Daily Management Review

Ukraine Nearing Bankruptcy says Analysts as Fitch Downgrades Credit Rating to ‘D’


11/12/2015




Ukraine Nearing Bankruptcy says Analysts as Fitch Downgrades Credit Rating to ‘D’
The credit rating for Ukraine was further reduced on Thursday by credit rating agency Fitch Ratings to D from Triple C.
 
This credit rating essentially translates into the statement that it was now eminent that Kyiv would default on some of its foreign debt.
 
Templeton Asset Management, a major global fund manager, holds billions of Ukrainian bonds while it is unclear who owns Kyiv debt.
 
D is considered to be the default credit rating and analysts are certain that it is most unlikely Ukraine will be paying back the foreign debts. However the national sovereign debt still holds a CCC rating
 
The downgrading of the credit ratings is testimony of the fact that following two years of political crisis, the economy of the country has become very fragile and the economic situation in the country is near a collapse.
 
Last Friday, the country faulted in paying back $250 million in eurobonds. On November 6, 2015, Kyiv had announced the introduction of a temporary moratorium on debt. Analysts are of the view that another payment of $300 million that the country is scheduled to pay would be defaulted.
 
One of the major problems for Ukraine in recent times was its failure to convince Russia to restructure a $3 billion loan. Since the ousting of the Ukraine friendly Russian leader Viktor Yanukovych in 2014 followed by the subsequent secession of Crimea which is now part of Russia, the two former political and cultural allies have parted ways.
 
Ukraine also failed to repay a $500 million payment for its sovereign which was due on September 23 this year. This has made Fitch term the sovereign debt as “restricted default”.
 
A failure to pay on a bond, loan or other material financial obligation without entering bankruptcy or ceasing operations is termed as a ‘restrictive default’.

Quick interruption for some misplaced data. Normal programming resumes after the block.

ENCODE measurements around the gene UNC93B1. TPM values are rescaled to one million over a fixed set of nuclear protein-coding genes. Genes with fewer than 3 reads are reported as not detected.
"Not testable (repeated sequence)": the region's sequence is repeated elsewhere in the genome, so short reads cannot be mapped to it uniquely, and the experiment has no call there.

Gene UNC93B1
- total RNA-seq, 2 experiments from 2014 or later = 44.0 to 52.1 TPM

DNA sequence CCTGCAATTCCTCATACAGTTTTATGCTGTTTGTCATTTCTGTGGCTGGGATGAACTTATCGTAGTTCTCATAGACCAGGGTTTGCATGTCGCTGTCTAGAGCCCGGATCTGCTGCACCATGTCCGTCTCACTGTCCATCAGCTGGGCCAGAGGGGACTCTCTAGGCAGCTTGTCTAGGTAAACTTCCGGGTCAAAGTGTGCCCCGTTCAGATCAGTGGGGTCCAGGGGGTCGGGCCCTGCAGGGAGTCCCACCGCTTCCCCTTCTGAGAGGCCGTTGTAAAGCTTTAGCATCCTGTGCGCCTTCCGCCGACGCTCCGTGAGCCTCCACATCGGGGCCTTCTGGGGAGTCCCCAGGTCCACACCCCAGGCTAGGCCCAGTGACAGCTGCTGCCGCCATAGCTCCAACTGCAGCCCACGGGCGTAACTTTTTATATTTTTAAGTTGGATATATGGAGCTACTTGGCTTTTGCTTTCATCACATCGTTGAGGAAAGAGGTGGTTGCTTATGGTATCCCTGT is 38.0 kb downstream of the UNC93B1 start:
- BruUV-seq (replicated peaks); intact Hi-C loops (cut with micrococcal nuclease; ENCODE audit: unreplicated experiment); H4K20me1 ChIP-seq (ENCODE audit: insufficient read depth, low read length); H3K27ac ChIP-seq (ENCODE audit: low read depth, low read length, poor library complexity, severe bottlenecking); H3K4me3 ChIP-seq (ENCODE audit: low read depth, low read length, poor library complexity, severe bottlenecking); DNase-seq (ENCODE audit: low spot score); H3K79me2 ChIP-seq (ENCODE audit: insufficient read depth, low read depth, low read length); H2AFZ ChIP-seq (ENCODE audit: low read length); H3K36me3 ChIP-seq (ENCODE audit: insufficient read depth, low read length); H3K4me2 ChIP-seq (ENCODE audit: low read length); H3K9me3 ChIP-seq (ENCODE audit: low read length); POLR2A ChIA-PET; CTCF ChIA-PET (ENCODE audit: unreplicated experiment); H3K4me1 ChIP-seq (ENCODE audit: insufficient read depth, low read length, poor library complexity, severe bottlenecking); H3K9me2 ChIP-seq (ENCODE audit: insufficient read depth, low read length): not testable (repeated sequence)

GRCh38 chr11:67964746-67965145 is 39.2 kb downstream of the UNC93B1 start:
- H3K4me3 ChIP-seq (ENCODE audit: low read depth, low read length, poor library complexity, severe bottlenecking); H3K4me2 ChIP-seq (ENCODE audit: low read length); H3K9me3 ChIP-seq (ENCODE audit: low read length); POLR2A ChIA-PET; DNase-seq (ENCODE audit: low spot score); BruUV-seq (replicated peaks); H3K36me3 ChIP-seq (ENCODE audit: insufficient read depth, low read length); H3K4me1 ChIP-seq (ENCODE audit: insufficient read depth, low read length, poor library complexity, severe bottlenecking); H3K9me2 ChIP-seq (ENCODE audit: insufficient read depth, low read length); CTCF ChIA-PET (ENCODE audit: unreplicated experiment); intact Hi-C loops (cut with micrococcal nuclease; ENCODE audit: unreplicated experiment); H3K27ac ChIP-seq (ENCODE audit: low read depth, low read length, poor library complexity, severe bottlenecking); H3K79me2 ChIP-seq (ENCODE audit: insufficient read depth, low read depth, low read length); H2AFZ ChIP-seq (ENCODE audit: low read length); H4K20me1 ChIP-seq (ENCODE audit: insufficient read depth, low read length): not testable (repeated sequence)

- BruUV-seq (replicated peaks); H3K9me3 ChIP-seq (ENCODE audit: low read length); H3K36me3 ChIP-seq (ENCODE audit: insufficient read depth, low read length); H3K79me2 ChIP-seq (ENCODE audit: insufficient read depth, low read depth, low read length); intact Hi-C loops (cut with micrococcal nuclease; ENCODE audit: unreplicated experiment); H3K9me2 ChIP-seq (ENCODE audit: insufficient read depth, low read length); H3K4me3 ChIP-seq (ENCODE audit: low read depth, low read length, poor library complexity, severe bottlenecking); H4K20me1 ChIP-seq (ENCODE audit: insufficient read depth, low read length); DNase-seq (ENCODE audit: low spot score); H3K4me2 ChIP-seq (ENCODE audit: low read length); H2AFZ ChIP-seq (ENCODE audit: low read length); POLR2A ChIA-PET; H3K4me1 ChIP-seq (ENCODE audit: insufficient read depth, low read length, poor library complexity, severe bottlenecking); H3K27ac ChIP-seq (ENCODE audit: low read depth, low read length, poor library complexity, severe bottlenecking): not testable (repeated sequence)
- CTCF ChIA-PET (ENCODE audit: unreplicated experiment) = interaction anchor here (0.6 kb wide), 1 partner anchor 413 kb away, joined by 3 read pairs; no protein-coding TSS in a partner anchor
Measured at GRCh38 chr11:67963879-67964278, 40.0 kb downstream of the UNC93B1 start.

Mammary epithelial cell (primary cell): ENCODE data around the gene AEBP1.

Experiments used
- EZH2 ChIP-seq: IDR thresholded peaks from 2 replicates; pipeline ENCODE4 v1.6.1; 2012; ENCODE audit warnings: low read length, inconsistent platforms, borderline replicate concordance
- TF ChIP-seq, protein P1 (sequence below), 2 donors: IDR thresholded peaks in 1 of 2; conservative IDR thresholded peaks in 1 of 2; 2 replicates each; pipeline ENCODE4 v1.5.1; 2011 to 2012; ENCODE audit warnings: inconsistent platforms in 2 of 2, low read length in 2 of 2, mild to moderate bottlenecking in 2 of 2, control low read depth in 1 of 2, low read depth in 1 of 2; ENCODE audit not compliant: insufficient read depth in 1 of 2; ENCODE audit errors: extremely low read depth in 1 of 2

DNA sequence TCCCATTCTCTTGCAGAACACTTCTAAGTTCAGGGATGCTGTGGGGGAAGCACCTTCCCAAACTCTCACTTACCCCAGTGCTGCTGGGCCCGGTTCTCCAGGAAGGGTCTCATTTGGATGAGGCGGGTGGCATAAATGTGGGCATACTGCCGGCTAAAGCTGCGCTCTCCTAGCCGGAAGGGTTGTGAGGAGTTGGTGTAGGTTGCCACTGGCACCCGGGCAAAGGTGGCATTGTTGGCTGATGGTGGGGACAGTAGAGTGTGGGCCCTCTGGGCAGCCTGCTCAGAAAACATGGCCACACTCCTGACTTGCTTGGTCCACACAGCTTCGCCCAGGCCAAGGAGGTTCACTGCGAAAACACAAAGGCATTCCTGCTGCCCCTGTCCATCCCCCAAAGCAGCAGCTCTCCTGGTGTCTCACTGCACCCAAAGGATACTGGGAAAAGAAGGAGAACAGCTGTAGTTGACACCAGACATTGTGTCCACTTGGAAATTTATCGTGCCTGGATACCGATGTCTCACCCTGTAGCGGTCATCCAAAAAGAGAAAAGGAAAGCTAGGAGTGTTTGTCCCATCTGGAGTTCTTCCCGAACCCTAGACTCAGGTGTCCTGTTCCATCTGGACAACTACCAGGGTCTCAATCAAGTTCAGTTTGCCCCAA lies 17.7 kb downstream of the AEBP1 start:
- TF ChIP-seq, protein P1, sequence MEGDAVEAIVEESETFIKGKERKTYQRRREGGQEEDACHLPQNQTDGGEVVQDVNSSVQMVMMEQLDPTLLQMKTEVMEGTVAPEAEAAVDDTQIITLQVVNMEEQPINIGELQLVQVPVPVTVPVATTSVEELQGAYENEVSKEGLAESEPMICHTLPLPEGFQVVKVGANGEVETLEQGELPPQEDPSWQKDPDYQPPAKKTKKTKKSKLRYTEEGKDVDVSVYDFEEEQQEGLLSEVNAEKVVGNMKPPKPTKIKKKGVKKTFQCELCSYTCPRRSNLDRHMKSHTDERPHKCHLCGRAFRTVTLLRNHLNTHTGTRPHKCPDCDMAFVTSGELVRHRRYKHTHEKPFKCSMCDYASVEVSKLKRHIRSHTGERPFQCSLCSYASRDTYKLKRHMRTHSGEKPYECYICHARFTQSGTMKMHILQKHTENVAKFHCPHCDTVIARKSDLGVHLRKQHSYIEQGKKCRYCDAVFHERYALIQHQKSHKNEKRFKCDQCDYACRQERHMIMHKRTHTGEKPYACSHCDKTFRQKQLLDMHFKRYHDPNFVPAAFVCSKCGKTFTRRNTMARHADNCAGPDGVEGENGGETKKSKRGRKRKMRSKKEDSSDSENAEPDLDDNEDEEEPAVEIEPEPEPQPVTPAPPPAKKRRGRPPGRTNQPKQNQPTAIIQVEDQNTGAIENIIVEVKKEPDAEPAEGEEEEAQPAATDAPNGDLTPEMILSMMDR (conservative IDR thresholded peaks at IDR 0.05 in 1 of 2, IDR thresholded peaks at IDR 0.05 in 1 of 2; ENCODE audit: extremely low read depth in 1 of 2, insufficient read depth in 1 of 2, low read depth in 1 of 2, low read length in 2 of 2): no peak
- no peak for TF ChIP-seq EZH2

While currently surviving on the European and IMF bailout packages, the Ukraine’s currency, the hryvnia, is down 30.9% year-to-date.
 
Meanwhile, while Fitch downgraded Ukraine’s credit rating, Russia, the biggest creditor to the Ukraine reiterated on Thursday that Ukraine must pay its $3 billion debt to Russia or file for bankruptcy.

“Russia’s position has not changed,” Russian presidential spokesman Dmitry Peskov said.

While threatening to approach the international courts, Dmitry Peskov added that Russia has no intention to restructure Ukraine’s debt in response to the ultimatum given on Thursday by the government of Kiev. Ukraine had urged Russia to restructure the debt.
 
Russia expected the debt to be paid in full by December and both Russian President Vladimir Putin and Finance Minister, Anton Siluanov, have repeatedly said that Moscow is not willing to discuss the restructuring of the Ukrainian debt, Dmitry Peskov said.
 
Dmitry Peskov made it clear that Russia would follow the course of action that is taken for suspension of payments, when he was asked whether or not Russia is ready to turn to international courts to defend its interests.
 
(Source:www.forbes.com, & www.laht.com) 






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